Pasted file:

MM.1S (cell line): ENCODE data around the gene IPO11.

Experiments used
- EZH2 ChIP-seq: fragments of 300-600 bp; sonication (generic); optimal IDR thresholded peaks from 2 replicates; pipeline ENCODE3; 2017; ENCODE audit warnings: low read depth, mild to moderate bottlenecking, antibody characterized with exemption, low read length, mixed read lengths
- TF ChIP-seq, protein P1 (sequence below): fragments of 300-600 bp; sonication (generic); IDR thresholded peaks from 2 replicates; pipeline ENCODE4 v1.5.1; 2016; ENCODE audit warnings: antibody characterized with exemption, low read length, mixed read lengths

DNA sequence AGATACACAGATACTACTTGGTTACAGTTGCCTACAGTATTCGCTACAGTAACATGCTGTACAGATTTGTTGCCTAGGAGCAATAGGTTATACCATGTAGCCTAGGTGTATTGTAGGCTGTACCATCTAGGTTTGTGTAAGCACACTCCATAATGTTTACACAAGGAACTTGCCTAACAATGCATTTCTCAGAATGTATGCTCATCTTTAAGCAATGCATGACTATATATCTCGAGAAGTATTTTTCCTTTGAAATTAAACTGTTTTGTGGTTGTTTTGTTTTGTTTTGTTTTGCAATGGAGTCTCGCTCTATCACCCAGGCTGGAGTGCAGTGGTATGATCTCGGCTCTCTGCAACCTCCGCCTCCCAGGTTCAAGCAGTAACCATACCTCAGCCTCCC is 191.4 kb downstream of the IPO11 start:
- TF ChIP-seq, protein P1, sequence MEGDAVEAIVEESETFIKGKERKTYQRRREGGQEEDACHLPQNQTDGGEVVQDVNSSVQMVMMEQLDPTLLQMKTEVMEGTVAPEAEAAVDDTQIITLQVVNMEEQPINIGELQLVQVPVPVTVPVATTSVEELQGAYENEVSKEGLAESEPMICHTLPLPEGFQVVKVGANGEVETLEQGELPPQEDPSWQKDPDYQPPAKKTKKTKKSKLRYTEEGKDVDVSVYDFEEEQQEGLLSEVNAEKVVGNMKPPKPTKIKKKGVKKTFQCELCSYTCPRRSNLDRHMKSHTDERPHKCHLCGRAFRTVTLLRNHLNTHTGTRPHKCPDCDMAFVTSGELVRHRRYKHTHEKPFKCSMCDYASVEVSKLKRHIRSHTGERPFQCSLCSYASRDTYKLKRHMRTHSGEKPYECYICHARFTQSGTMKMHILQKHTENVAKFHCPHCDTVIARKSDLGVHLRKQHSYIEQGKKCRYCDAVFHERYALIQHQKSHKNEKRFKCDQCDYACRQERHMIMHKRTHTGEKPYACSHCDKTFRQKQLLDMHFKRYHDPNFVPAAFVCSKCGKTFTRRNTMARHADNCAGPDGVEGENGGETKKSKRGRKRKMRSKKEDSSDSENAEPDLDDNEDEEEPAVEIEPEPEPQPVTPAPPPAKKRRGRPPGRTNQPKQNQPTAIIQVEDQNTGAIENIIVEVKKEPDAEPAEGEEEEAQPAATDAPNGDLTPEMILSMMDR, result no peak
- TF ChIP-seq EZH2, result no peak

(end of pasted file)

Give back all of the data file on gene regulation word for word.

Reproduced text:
MM.1S (cell line): ENCODE data around the gene IPO11.

Experiments used
- EZH2 ChIP-seq: fragments of 300-600 bp; sonication (generic); optimal IDR thresholded peaks from 2 replicates; pipeline ENCODE3; 2017; ENCODE audit warnings: low read depth, mild to moderate bottlenecking, antibody characterized with exemption, low read length, mixed read lengths
- TF ChIP-seq, protein P1 (sequence below): fragments of 300-600 bp; sonication (generic); IDR thresholded peaks from 2 replicates; pipeline ENCODE4 v1.5.1; 2016; ENCODE audit warnings: antibody characterized with exemption, low read length, mixed read lengths

DNA sequence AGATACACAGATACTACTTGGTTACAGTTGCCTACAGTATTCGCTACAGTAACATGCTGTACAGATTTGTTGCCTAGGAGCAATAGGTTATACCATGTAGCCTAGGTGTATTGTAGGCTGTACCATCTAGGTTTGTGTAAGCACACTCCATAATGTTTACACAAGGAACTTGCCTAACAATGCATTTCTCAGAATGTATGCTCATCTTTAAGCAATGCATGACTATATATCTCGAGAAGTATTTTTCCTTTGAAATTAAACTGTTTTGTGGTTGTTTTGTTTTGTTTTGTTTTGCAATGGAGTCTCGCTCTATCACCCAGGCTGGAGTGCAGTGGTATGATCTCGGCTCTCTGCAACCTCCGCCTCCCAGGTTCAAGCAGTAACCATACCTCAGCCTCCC is 191.4 kb downstream of the IPO11 start:
- TF ChIP-seq, protein P1, sequence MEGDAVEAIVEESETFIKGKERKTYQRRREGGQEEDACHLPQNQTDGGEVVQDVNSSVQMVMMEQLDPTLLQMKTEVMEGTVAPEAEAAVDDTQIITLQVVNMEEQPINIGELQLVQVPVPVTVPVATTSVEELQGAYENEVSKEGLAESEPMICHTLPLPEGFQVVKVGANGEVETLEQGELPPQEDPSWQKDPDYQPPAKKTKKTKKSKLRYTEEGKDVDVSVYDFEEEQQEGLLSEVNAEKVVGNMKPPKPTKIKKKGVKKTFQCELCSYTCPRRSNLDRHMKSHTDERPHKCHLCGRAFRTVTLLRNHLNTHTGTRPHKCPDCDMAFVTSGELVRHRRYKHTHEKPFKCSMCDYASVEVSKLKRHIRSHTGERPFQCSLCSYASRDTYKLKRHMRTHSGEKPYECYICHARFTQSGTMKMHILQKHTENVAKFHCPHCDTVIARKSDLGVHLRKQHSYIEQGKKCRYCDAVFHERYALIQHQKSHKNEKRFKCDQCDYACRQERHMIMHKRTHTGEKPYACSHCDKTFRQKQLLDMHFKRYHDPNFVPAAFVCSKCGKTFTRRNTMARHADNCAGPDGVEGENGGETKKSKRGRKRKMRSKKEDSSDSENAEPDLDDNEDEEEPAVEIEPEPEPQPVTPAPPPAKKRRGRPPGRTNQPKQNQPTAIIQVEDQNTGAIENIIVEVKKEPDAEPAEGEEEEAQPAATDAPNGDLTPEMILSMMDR, result no peak
- TF ChIP-seq EZH2, result no peak